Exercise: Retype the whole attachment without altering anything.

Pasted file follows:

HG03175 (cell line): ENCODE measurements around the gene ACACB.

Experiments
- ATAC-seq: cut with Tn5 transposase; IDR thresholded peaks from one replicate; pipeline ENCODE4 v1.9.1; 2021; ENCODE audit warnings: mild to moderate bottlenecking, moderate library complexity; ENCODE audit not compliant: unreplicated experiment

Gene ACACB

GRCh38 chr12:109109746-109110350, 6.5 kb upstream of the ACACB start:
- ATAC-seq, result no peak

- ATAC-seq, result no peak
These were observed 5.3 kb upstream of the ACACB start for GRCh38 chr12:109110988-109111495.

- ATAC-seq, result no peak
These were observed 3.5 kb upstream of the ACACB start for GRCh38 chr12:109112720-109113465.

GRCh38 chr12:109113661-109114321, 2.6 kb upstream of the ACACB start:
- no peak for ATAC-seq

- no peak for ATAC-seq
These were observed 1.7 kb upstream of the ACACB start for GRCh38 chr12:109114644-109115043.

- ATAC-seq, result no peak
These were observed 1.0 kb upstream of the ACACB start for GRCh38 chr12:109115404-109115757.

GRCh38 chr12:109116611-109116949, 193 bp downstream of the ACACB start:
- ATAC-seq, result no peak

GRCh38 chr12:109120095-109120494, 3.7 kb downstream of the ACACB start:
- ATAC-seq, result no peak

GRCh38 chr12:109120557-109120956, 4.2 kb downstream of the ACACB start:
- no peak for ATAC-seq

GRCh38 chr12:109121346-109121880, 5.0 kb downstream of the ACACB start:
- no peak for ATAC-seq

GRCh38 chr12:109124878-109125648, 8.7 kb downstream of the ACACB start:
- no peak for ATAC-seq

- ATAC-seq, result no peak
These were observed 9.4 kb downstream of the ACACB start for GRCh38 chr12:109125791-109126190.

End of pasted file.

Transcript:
HG03175 (cell line): ENCODE measurements around the gene ACACB.

Experiments
- ATAC-seq: cut with Tn5 transposase; IDR thresholded peaks from one replicate; pipeline ENCODE4 v1.9.1; 2021; ENCODE audit warnings: mild to moderate bottlenecking, moderate library complexity; ENCODE audit not compliant: unreplicated experiment

Gene ACACB

GRCh38 chr12:109109746-109110350, 6.5 kb upstream of the ACACB start:
- ATAC-seq, result no peak

- ATAC-seq, result no peak
These were observed 5.3 kb upstream of the ACACB start for GRCh38 chr12:109110988-109111495.

- ATAC-seq, result no peak
These were observed 3.5 kb upstream of the ACACB start for GRCh38 chr12:109112720-109113465.

GRCh38 chr12:109113661-109114321, 2.6 kb upstream of the ACACB start:
- no peak for ATAC-seq

- no peak for ATAC-seq
These were observed 1.7 kb upstream of the ACACB start for GRCh38 chr12:109114644-109115043.

- ATAC-seq, result no peak
These were observed 1.0 kb upstream of the ACACB start for GRCh38 chr12:109115404-109115757.

GRCh38 chr12:109116611-109116949, 193 bp downstream of the ACACB start:
- ATAC-seq, result no peak

GRCh38 chr12:109120095-109120494, 3.7 kb downstream of the ACACB start:
- ATAC-seq, result no peak

GRCh38 chr12:109120557-109120956, 4.2 kb downstream of the ACACB start:
- no peak for ATAC-seq

GRCh38 chr12:109121346-109121880, 5.0 kb downstream of the ACACB start:
- no peak for ATAC-seq

GRCh38 chr12:109124878-109125648, 8.7 kb downstream of the ACACB start:
- no peak for ATAC-seq

- ATAC-seq, result no peak
These were observed 9.4 kb downstream of the ACACB start for GRCh38 chr12:109125791-109126190.